THE LAST FIFTH GRADE OF EMERSON ELEMENTARY

THE LAST FIFTH GRADE OF EMERSON ELEMENTARY
April 12, 2016

Saturday, September 12, 2015

Guest Post for 9/11: Talking MG and Loss with Kerry O'Malley Cerra

Coping with loss is a difficult issue in middle grade. Critics have asked: Do 8 to 12-year-olds really need another book about losing a beloved pet? A parent? (Check out this Dead Parent Society of Middle Grade page on Goodreads.) But these books can be powerful reflections for young readers, providing guidance and a model for how to survive grief.

In the shadow of yesterday's 9/11 anniversary, I'd like to welcome middle grade author Kerry O'Malley Cerra to Author Amok. Kerry is guest posting, courtesy of the Bookish Babes blog.



The Thing about Loss and Middle School Kids…

By: Kerry O’Malley Cerra- Author of the middle-grade book Just a Drop of Water

When I agreed to write an article focusing on grief and loss in the middle school years, I was excited. Then I sat down to write it and wondered what I’d gotten myself into. Kids—like all people—are complex creatures, but throw in hormones and bewilderment of where they fit in with the world and any parent will confirm that it can be a touchy three to four year span. Suffering a loss during these already emotional years can escalate a pre-teen’s grief exponentially.

I’ve heard the phrase, “Kids are resilient,” more times than I can possibly count. As a former educator, the words were sometimes thrown around the teachers’ lounge each time a student-related tragedy occurred. This isn’t to say those teachers were heartless—quite the contrary. They showed genuine anguish right along with the kids. But in the back of the teachers’ minds, they assumed that in the end the kids would bounce back.

This mentality often freaked me out. What if a kid didn’t bounce back? What if one suicide spawned another? What if the loss of a parent, friend, boyfriend, pet, or home made the black hole in a student’s heart deepen until it completely sucked them in? Sadly, I’ve seen it happen.

Loss, especially when encountered during the fragile pre-teen and teen years, can be all-consuming. At an age where a simple change of schools can be traumatic, a loss of life can feel like an insurmountable obstacle in getting back to living. It’s just too big, too heavy, too much for an adolescent to deal with alone.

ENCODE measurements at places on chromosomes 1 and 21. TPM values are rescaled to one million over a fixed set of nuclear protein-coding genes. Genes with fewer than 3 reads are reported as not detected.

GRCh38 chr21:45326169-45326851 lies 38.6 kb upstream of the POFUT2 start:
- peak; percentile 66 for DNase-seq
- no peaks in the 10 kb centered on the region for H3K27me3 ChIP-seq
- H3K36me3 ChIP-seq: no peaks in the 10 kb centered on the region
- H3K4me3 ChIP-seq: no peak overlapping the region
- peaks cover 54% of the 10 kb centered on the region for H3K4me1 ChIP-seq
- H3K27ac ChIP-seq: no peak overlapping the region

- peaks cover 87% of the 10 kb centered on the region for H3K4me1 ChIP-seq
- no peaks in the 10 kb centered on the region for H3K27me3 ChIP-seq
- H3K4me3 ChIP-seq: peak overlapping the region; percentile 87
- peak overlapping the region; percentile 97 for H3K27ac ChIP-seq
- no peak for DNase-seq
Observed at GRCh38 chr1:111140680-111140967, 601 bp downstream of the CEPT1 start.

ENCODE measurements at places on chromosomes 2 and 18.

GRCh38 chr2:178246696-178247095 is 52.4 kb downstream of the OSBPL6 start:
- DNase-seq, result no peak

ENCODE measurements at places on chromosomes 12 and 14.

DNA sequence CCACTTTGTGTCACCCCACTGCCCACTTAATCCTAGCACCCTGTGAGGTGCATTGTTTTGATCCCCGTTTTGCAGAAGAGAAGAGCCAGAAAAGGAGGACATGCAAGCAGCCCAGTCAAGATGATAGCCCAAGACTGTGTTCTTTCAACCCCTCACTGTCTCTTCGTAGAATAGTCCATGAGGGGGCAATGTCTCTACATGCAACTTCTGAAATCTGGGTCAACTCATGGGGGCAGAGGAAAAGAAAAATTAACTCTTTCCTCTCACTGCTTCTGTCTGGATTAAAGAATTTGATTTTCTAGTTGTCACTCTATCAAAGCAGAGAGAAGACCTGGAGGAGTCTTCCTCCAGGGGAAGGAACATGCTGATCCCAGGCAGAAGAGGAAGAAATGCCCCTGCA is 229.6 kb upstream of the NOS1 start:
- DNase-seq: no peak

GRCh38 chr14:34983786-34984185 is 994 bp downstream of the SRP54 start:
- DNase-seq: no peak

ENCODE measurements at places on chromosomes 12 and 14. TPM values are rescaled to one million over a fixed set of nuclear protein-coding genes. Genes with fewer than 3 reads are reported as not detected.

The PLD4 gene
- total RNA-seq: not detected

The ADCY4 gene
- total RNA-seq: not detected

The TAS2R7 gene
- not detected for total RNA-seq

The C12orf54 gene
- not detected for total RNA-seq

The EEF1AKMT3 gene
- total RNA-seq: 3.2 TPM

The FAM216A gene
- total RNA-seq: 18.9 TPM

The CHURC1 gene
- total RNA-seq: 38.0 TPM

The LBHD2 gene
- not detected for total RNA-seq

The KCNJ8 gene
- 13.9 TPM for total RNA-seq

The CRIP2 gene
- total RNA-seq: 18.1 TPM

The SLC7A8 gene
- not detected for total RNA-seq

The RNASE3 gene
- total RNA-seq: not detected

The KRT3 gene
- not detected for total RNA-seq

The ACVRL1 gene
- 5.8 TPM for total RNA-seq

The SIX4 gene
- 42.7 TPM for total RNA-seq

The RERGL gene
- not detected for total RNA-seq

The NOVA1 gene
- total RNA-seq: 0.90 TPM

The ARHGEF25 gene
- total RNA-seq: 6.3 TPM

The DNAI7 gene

You see, the thing about grief, in my experience, is that it has only one cure: hope. When things seem like they cannot possible get any worse, hope carries a person through darkness. The thought that someday—even if it’s far down the road—things will eventually get better can be the difference between life and death. A drug addict enters rehab because they have hope that things can get better. A child in despair over the loss of a pet or over a bad breakup eventually gets back to their daily routine, because there is hope that tomorrow it might not hurt as much. There’s hope that the grief will dissipate over time.

I researched many hours trying to find a middle-grade book in which the main character—despite some sort of loss or experiencing some form of grief—didn’t bounce back by the end. While I did find a few young adult books like this, and I did find some open-ended middle grade books, I didn’t find a single one that left the main character completely broken. Even the legendary, heart-wrenching books Old Yeller and Bridge to Terabithia take a slight turn for the positive at the very end. In the former, Travis eventually adopts one of Old Yeller’s puppies and names it Young Yeller. In the latter, Jesse, though distraught over the loss of his friend Leslie, manages to build a bridge for himself and his sister to cross over to Terabithia safely. Both of these books provide a hopeful ending. It seems that all middle-grade novels do. And, I began to wonder why. At first it seemed too neat. Too unrealistic. I had, after all, seen kids whose happy endings never came.